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Scheduled/Unscheduled Admissions to Acute Hospitals and Discharge Procedures

Scope of this chapter

These procedures apply if:

  • Safeguarding concerns are raised when a child is present at an unscheduled health care setting;
  • Safeguarding concerns are raised about a child admitted to hospital;
  • For a maternity unit and midwifery service, if there has been a pre-birth assessment or subsequent child protection concerns.

See Health Trust Policy for detailed guidance.

If any staff members (of whatever profession and however junior) have concerns about the welfare of a child they must inform their manager/nurse in charge or senior doctor and record the discussion / consultation in the child’s records as well as recording actions taken and plan. You must follow your Trust’s protocol in respect of notifying the Trust’s Safeguarding Team.

If abuse or neglect is suspected the child must at a minimum be examined by a specialist registrar in paediatrics, who must discuss the case with the consultant paediatrician.

No child who is thought to have been abused or neglected should be sent home without being examined by a senior paediatrician or with the permission of, a consultant paediatrician:

If the child is presented in the night and admitted, it is possible to delay the consultation until the next day. In these circumstances, consideration must be given to potential safety issues of any siblings.

Once a concern is raised at the hospital, Children's Services must be informed without delay via Children’s Services’ referral process as soon as possible. If appropriate, the Police must also be informed.

If a parent wishes to discharge the child from hospital against medical advice and there are concerns for the welfare of the child, Children's Services must be contacted urgently. Hospital staff cannot prevent the parent from leaving the ward with her/his child, but Police and Children's Services must be contacted immediately. However, if a child is at risk of immediate significant harm it is only the Police who can prevent removing a child from hospital by exercising their powers of Police Protection under S46 of the Children Act 1989.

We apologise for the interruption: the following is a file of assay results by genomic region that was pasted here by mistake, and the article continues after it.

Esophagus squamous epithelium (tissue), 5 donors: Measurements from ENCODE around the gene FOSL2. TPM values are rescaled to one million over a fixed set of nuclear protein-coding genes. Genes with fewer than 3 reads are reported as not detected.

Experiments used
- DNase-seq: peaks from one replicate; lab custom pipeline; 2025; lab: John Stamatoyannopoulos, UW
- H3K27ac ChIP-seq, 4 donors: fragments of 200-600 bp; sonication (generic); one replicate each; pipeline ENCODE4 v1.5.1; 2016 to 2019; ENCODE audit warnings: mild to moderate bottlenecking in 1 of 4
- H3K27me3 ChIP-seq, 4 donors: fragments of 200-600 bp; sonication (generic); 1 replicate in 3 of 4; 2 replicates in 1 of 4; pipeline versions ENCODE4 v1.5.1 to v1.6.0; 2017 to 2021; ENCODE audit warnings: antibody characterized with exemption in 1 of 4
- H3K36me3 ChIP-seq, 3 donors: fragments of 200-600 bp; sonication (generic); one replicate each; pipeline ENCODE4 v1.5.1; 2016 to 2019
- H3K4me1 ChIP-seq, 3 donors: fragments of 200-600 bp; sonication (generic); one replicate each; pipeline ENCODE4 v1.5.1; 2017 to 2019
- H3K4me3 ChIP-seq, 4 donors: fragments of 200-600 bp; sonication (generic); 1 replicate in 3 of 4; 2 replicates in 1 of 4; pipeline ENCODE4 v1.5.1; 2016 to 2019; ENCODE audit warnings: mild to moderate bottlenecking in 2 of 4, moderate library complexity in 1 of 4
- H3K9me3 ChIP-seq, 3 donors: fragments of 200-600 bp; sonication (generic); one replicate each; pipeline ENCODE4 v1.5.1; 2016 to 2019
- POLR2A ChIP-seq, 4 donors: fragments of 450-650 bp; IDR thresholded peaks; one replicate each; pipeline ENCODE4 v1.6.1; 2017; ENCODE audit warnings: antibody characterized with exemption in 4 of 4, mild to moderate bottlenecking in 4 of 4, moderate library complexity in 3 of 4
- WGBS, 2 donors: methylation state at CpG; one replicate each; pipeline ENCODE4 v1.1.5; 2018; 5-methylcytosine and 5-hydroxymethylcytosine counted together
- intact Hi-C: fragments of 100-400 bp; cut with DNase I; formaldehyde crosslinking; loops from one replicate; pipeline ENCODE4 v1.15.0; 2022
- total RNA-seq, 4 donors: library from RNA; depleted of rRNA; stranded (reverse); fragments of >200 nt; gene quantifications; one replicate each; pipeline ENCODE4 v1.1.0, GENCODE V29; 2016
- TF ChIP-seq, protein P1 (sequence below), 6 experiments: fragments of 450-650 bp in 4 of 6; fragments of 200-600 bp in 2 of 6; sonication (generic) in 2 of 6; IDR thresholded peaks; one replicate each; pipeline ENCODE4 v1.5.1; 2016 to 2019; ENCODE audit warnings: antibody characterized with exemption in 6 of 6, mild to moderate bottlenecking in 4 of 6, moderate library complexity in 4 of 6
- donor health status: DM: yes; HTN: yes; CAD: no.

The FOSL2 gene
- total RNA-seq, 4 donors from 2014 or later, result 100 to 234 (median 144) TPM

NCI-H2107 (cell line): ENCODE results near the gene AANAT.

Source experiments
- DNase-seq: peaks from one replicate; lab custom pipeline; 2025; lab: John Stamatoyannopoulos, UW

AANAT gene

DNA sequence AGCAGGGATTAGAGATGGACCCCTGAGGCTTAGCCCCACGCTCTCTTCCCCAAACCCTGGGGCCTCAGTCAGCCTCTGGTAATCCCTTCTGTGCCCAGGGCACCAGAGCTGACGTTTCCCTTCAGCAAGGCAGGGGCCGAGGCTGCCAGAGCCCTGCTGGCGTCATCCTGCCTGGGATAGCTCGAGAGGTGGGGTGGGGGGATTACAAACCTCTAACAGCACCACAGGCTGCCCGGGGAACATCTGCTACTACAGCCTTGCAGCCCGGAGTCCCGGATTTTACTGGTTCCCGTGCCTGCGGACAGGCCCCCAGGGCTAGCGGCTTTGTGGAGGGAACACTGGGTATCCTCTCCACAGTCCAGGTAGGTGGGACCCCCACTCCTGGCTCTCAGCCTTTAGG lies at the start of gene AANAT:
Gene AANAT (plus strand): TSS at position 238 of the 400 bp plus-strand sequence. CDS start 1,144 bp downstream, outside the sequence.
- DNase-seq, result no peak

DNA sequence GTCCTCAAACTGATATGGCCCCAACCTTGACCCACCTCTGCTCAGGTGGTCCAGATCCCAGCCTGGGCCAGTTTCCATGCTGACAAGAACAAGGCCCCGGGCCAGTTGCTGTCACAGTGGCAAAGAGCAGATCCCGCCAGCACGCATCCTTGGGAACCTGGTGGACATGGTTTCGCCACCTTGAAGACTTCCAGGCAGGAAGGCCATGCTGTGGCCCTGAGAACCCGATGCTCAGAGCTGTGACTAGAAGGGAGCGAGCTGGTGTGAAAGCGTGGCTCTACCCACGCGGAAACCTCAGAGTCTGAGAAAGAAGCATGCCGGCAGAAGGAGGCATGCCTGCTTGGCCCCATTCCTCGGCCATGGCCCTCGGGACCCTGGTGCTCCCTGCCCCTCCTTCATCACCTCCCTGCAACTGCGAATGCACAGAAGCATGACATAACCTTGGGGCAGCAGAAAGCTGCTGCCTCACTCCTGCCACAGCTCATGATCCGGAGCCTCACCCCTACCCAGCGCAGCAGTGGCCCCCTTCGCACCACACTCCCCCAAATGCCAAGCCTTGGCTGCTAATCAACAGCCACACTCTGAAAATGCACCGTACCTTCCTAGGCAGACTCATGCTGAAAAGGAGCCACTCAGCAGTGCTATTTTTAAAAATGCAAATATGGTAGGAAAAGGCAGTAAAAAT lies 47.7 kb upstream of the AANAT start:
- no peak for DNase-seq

(See Contacts and Referrals Procedure).

Consideration for a Strategy Discussion only relates to children where there are concerns relating to abuse and it is unclear whether an injury is non-accidental or there is a different of medical opinion about an injury.

A Strategy Discussion may be held whenever a professional or agency has raised safeguarding concerns about a child admitted to hospital, and this includes:

  • Concerns relating to incidents or circumstances that may have arisen either prior to or during the hospital stay (including pre-birth concerns);
  • Circumstances in which differing opinions are held between professionals about the origin of an injury or the risks to the child.

The participants should include the consultant in charge of the child (or suitable delegated health professional), Children's Services, and other relevant agencies and professionals.

Please see Escalation of Concerns and Professional Disagreements about Decisions, including Convening an ICPC Procedure.

The Strategy Discussion should consider (in addition to the normal Strategy Discussion agenda)

The above should be read in conjunction with the Strategy Discussion and Meetings Procedure